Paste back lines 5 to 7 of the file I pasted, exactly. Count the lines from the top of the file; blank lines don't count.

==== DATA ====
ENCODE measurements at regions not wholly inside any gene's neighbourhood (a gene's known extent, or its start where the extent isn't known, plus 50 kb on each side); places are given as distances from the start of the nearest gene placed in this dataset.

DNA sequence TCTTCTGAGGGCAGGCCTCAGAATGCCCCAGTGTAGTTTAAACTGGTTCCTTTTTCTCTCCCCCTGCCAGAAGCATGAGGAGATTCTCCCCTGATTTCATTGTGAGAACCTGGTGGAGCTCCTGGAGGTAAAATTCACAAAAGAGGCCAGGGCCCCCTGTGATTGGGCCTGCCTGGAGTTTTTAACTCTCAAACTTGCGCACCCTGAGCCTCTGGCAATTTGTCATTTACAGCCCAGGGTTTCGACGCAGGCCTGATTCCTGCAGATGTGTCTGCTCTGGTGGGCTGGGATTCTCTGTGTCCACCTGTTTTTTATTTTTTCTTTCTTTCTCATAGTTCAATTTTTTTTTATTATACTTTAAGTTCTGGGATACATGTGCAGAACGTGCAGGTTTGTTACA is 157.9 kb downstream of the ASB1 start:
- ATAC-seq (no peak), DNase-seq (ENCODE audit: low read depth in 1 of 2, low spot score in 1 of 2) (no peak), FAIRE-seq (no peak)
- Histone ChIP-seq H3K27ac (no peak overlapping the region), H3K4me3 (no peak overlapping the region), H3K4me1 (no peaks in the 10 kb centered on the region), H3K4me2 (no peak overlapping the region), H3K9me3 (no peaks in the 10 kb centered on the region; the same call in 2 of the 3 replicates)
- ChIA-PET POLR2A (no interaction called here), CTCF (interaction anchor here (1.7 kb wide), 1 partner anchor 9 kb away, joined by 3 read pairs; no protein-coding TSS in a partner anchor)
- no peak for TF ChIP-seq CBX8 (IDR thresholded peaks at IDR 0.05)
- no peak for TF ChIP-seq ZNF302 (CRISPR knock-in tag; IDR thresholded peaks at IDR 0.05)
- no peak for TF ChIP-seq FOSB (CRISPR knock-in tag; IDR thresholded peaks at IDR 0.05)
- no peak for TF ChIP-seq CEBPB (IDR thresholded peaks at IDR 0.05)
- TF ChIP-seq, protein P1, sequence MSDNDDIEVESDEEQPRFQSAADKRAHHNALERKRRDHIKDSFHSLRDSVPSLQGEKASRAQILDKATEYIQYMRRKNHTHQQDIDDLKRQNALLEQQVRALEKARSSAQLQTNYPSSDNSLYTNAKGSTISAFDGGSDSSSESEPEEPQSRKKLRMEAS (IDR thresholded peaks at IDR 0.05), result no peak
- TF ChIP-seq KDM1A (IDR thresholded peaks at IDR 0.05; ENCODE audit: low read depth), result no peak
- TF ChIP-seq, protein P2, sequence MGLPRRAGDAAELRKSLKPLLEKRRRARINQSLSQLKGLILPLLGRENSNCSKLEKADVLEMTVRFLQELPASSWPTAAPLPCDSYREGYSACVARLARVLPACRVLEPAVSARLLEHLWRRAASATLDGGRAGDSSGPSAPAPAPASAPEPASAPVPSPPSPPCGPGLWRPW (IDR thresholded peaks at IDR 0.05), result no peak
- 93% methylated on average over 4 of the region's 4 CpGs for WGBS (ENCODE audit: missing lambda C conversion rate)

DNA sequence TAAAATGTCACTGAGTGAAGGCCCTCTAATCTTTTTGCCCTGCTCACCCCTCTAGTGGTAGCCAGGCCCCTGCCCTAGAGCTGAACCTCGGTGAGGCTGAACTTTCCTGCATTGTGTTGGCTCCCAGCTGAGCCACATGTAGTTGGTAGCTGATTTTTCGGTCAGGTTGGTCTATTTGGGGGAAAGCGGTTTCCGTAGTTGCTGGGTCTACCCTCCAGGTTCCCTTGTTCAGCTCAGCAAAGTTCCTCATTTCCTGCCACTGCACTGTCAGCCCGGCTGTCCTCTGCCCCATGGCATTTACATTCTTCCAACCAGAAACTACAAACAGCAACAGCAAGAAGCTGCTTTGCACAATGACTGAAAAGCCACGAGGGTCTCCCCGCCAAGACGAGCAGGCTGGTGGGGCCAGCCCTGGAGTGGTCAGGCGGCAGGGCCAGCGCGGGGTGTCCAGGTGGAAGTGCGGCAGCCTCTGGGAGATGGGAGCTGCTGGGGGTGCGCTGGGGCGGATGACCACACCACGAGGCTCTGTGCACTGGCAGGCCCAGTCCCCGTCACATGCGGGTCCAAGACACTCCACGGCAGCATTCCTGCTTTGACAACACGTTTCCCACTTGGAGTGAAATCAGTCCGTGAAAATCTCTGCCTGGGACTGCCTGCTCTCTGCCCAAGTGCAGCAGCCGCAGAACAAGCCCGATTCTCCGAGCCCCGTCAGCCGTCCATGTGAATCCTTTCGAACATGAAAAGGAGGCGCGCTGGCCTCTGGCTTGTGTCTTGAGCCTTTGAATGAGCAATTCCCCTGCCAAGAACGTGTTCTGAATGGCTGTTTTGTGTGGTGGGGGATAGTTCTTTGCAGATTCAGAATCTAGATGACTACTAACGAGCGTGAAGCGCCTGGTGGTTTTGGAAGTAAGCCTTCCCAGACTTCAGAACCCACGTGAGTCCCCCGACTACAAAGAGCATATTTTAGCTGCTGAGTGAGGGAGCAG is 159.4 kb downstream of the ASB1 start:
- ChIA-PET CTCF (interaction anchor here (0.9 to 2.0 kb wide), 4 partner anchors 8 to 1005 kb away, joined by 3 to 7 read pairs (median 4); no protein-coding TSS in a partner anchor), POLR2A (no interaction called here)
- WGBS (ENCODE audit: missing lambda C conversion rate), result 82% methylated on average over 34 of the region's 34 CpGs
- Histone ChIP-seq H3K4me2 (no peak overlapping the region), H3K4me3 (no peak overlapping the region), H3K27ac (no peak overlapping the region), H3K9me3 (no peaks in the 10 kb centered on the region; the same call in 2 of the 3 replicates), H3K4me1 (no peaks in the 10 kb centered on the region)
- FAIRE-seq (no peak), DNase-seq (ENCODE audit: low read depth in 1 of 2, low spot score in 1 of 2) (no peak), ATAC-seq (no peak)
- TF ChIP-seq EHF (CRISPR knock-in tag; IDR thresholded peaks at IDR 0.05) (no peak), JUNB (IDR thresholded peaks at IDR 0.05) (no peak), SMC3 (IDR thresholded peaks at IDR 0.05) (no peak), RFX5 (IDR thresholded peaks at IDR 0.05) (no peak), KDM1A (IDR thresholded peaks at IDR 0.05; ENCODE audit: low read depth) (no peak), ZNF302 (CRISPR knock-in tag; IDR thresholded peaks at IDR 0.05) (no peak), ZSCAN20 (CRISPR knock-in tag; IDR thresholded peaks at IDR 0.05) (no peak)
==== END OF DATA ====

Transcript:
- ChIA-PET POLR2A (no interaction called here), CTCF (interaction anchor here (1.7 kb wide), 1 partner anchor 9 kb away, joined by 3 read pairs; no protein-coding TSS in a partner anchor)
- no peak for TF ChIP-seq CBX8 (IDR thresholded peaks at IDR 0.05)
- no peak for TF ChIP-seq ZNF302 (CRISPR knock-in tag; IDR thresholded peaks at IDR 0.05)